be used on your countertop to stylishly hold your utensils. Make baked
beans! Keep beverages cool!
~Peggy


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Old 27-12-2004, 09:47 PM
Dee Randall
 
Posts: n/a
Default


"Peggy" wrote in message
...
"Joseph O'Brien" wrote in message
oups.com...
Hello! I received a Pampered Chef Bread Crock for Christmas, and I
have only a vague idea of how to use it. I've never seen or heard of
such a thing. A quick internet search yielded little more than a bunch
of auctions, so I'm posting here in hopes of some advice.

Basically, it's an unglazed stoneware container about 8" tall and 5"
inside diameter. Drill a hole in the bottom and it would make a nice
flower pot. The picture on the box suggests that the bread will rise
well beyond the rim and bake to a perfect, billowy golden crust. Not
sure how much use I have for a skinny, 8" tall loaf, but...

My bread baking skills are limited, to say the yeast (er, I mean
least). I usually just form the dough into a ball, score it, and let
it bake on a pizza stone. Not pretty, but it usually works out.

Before I ruin a loaf using the crock, does anyone have any experience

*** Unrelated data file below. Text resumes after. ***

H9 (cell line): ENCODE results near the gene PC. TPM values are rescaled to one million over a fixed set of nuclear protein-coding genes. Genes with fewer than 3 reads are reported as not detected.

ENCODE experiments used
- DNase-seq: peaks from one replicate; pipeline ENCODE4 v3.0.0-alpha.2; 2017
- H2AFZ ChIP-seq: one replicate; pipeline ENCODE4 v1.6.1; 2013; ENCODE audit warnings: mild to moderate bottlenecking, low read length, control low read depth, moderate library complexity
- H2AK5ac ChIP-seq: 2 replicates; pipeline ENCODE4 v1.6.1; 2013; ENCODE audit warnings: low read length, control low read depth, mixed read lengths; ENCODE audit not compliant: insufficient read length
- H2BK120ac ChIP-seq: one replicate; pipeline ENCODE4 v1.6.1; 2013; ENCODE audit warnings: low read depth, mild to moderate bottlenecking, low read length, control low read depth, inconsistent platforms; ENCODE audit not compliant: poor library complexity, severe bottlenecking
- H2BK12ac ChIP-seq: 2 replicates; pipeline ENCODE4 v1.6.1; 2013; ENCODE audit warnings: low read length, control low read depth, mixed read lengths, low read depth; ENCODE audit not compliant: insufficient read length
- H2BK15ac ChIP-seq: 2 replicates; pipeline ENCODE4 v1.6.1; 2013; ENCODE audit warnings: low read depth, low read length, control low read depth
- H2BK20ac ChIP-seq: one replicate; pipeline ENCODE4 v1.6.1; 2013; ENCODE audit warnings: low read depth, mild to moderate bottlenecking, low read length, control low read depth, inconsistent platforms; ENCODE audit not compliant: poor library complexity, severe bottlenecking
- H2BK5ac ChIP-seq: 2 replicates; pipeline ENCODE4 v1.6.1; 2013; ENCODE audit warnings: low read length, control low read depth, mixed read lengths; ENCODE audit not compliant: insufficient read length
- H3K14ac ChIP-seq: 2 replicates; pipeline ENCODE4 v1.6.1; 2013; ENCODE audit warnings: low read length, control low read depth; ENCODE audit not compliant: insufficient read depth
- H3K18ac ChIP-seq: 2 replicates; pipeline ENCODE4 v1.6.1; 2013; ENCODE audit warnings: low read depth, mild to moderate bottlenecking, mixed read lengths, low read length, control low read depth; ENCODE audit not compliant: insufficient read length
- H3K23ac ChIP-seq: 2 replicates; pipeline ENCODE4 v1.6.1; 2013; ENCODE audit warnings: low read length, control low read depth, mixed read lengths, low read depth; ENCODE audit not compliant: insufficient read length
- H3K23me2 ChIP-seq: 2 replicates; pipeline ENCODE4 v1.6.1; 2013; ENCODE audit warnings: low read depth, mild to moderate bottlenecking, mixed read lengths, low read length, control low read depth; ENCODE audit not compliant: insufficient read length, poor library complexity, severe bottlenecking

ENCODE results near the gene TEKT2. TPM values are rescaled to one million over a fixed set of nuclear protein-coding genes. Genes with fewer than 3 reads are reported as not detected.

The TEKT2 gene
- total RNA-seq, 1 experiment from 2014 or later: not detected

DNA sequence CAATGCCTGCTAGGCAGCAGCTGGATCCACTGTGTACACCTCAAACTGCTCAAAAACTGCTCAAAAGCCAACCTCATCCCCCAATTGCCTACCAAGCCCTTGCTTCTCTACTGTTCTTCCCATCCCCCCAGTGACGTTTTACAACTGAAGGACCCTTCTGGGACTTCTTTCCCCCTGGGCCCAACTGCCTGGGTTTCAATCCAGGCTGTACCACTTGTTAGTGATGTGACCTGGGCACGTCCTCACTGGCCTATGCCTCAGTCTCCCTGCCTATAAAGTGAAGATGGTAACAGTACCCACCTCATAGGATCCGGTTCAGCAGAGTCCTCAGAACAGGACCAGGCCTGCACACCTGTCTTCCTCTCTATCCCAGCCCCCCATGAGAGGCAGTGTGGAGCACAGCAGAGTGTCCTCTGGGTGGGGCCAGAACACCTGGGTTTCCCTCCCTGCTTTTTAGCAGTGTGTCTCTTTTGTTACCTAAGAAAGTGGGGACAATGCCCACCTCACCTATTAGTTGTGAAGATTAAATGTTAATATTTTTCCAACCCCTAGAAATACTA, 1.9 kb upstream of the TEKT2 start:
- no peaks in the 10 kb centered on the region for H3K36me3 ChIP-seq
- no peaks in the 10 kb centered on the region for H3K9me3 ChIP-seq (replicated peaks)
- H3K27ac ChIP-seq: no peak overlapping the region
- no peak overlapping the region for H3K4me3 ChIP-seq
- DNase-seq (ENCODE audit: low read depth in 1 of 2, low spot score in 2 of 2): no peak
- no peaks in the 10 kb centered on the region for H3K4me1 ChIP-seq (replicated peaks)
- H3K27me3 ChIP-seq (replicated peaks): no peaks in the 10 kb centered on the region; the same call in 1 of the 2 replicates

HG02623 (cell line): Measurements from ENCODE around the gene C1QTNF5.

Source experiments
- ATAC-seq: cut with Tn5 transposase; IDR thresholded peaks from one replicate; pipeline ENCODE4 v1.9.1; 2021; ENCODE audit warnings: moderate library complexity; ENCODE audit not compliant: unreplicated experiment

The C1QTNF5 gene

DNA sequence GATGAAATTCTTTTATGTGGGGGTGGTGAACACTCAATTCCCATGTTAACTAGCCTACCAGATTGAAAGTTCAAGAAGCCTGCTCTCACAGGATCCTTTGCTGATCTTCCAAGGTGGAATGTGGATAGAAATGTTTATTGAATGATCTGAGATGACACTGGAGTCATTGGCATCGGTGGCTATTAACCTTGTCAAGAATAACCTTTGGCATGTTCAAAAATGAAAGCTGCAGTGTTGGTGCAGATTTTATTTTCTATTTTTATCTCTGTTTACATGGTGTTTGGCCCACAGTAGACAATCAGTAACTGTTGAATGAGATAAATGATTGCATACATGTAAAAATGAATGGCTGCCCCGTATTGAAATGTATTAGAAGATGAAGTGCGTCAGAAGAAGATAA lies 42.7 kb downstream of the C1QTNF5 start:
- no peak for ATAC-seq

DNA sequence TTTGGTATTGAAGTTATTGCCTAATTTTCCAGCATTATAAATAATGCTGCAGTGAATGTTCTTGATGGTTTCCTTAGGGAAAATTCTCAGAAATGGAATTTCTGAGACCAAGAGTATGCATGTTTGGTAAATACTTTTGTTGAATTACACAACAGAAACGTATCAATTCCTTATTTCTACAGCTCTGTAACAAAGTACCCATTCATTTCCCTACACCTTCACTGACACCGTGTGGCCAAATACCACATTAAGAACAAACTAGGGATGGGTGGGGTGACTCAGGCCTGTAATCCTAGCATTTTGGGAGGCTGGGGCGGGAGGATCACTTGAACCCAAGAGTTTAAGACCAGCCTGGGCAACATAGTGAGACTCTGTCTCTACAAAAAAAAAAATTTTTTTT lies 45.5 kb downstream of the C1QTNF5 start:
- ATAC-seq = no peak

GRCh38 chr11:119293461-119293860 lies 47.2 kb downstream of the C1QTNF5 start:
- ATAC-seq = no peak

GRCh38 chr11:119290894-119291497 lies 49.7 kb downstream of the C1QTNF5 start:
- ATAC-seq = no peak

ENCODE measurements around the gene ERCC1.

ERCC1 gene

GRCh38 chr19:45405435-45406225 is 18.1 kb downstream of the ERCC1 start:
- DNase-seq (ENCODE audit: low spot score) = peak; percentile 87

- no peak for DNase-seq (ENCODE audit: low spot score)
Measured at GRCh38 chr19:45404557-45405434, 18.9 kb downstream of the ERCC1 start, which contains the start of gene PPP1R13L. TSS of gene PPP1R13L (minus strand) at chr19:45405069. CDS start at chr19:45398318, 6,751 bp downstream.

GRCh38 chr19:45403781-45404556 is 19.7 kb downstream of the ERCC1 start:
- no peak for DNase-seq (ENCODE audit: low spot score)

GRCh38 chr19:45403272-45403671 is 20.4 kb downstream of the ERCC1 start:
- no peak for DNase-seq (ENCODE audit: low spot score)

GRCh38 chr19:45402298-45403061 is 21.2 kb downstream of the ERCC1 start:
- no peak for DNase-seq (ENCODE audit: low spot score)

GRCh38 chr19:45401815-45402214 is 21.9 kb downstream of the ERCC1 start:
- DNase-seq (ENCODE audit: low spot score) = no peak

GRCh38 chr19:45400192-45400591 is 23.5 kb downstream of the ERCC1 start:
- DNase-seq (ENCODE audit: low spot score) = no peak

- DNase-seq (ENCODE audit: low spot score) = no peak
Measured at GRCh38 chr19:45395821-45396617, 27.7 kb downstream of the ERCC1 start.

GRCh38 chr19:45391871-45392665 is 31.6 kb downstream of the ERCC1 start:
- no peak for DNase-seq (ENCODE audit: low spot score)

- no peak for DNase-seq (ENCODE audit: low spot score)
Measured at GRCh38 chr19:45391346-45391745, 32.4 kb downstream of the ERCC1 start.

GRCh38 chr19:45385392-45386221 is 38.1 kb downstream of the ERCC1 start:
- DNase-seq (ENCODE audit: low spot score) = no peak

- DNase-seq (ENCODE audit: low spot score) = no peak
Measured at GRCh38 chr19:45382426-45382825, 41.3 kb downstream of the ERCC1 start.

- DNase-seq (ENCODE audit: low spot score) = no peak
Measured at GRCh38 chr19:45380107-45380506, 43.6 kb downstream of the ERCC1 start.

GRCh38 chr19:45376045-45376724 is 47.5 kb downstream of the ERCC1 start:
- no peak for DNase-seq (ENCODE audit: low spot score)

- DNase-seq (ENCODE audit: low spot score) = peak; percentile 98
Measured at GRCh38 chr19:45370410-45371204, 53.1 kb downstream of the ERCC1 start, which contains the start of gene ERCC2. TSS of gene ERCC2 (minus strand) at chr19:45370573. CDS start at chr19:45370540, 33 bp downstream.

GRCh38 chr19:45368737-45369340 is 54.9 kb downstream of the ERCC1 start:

with one? Any advice on how to adjust time/temp for a typical bread
recipe? Is there any special history behind the bread crock? ("This
traditional stoneware was used by our great-great grandmothers, who
baked perfect artisan loaves in bread crocks that were passed down from
generation to generation. Much like a well-seasoned cast-iron skillet,
bread crocks are considered valuable culinary heirlooms not only for
the generations of love and care behind them, but for the lustrous
patina of natural oils and wild yeasts." Or something like that.)
Any thoughts?

Thanks,
Joseph


Somebody already posted the link for the PC site on this item.
If you don't want to bake bread with it, I also found these suggestions
online: Use the plastic liner to display fresh or silk flowers. Can also
be used on your countertop to stylishly hold your utensils. Make baked
beans! Keep beverages cool!
~Peggy


Um! Bake garlic in.
Dee